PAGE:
Baltimore men say group makes difference in lives Brothers in Christ charters 47 buses for Mall rally

October 05, 1997|By Tanya Jones | Tanya Jones,SUN STAFF

A school bus on any other day, Bus #556 pulled away from Memorial Stadium shortly after 7 a.m. yesterday, carrying about 40 men and two children to what they expected would be something great, the Promise Keepers' "Stand in the Gap" rally in Washington.

The deep tones of an all-male chorus -- a group that may never be together again -- singing "Amazing Grace" and "Lord I Lift Your Name on High," filled the bus as it moved south on Baltimore streets.

"My wife, she supports this big-time," said Robert Gibson, 29, of Baltimore, turning away from the window and eager to talk about his experience with the national Christian men's movement. "She's trying to get me to go to church. Today she told me, 'Have a nice time; here's your Bible.' I know I'm going to get a good message out of this one."

Gibson, maintenance director at a nursing home, was on his way to his second Promise Keepers event. His boss at Mariner Health in Glen Burnie invited Gibson and colleague Tony Richardson to their first Promise Keepers rally this summer. Like others who have attended the stadium rallies, Gibson said the organization's message has made a difference in his life.

"Tell how you used to drink and go to clubs," prompted seat-mate Richardson, 33, when Gibson was asked how his life changed after the rally they attended at RFK Stadium.

"I used to drink, and I used to come home and fuss with my wife; I used to tell her I was hanging with the fellas," Gibson said. "I don't hang with the same crowd I used to." And, Gibson said, he attends church more regularly.

His story of a life changed was similar to others among the men on Bus #556, one of 47 buses chartered by Brothers in Christ, a loose network of Baltimore area churches, white and black congregations. More than 2,000 men left with the group's buses from Memorial Stadium between 6 a.m. and 8 a.m.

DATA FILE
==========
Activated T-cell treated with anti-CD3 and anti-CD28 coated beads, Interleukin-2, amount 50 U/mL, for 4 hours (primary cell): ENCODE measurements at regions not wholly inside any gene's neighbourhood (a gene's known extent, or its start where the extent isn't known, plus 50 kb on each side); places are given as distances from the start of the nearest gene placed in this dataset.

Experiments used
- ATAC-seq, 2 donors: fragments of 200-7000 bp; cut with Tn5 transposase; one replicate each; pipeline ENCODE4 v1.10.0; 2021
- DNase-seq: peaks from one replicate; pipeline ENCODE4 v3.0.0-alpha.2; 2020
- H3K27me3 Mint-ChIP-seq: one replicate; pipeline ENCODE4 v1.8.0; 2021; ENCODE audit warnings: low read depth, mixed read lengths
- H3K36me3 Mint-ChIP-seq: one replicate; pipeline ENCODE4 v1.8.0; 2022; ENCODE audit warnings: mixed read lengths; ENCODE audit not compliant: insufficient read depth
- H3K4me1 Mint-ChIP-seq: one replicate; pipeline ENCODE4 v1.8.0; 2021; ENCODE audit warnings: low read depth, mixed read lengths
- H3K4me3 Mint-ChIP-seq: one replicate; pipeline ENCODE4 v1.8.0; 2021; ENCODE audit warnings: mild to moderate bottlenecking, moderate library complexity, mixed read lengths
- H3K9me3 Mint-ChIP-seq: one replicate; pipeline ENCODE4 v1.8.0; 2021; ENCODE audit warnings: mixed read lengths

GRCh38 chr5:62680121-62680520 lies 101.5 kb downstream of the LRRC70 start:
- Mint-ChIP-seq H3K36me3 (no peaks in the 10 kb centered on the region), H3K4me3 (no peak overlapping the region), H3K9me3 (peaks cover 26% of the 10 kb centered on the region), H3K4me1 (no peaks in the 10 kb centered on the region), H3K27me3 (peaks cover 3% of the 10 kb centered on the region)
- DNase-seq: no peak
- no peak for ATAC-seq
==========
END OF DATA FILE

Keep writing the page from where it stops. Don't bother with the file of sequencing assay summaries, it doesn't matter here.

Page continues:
A few rows in front of Richardson and Gibson sat their boss at Mariner Health, Brian Pabst, who paid for the RFK meeting for the two men. It was his way of acting on the organization's call to "break down walls" between races, he said. Richardson and Gibson are black; Pabst is white.

Promise Keepers has come under some criticism for having a mostly white membership, but it has begun to encourage men to reach out to other races.

When the three show up at company softball games wearing their "Brothers in Christ" baseball caps, they automatically prompt questions. Just another chance to share their experience, Pabst said.

As for critics who say Promise Keepers preaches male superiority and dominance over women, Pabst said they misunderstand the message. Men are supposed to love their wives as Christ loves the church, not dominate them, said Pabst, member of Grace Fellowship Church in Timonium.

"Our relationship is like this," he said clasping his hands together, fingers intertwined, to demonstrate his relationship with his wife of nearly 17 years. "It's not like this," he said, placing one hand flat over the other. Men are called to be the spiritual head in the family, but for women "it doesn't mean be a doormat," he said.

Across the aisle, Grace Fellowship member Rother Chambers, 55, chuckled at the notion. "I have a wife who cannot be dominated," he said with a smile.

As a result of hearing the Promise Keepers message at several stadium rallies, Chambers said, he is more apt to listen to his wife now when he comes home from work, instead of isolating himself with his own problems.

"When you come in from the job, you walk in the house, you sit down, you sigh and you ask her: 'What's on your mind,' " he said. "When you show love, you will receive love in return."

Once in Washington, Chambers, Pabst, Richardson and Gibson, along with several members of Grace Fellowship, joined a river of men headed from the parking lot at RFK Stadium on about a two-mile walk to the Mall.

The group used walkie-talkies to keep track of each other in the crush of people until they could stake out a plot of grass near the Air and Space Museum.

There they hunkered down with snacks and their Bibles distributed by Promise Keepers to await the start of the rally. The call to worship in a blast from a shofar, a ram's horn traditionally used to mark the Jewish New Year, brought them to their feet.

But after the songs and introduction to the event, the call was given, and the men knelt in the grass and began to pray.

Pub Date: 10/05/97

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